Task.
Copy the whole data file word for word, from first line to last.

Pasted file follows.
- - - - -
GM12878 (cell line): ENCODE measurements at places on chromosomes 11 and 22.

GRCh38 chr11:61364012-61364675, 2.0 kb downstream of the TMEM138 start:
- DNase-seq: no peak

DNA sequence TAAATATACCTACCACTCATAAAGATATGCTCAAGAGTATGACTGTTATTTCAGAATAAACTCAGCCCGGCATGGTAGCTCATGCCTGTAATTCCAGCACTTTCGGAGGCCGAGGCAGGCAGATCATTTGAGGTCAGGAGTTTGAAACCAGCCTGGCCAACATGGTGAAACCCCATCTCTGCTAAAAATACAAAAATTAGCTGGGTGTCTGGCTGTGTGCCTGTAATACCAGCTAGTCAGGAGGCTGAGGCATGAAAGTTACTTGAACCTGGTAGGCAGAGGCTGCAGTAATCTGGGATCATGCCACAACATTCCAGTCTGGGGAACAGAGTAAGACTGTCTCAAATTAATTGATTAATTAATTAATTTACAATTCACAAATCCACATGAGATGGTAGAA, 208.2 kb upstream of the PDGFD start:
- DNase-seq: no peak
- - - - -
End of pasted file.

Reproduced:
GM12878 (cell line): ENCODE measurements at places on chromosomes 11 and 22.

GRCh38 chr11:61364012-61364675, 2.0 kb downstream of the TMEM138 start:
- DNase-seq: no peak

DNA sequence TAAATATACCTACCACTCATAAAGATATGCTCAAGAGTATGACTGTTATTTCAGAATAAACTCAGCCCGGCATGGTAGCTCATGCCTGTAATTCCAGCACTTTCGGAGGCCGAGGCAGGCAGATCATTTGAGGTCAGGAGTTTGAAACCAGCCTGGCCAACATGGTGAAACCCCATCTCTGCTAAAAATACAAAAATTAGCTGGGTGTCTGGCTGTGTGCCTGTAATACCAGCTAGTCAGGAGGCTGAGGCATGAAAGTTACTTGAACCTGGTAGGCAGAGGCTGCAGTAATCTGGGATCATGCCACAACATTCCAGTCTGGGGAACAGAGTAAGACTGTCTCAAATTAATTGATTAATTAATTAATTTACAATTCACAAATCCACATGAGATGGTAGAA, 208.2 kb upstream of the PDGFD start:
- DNase-seq: no peak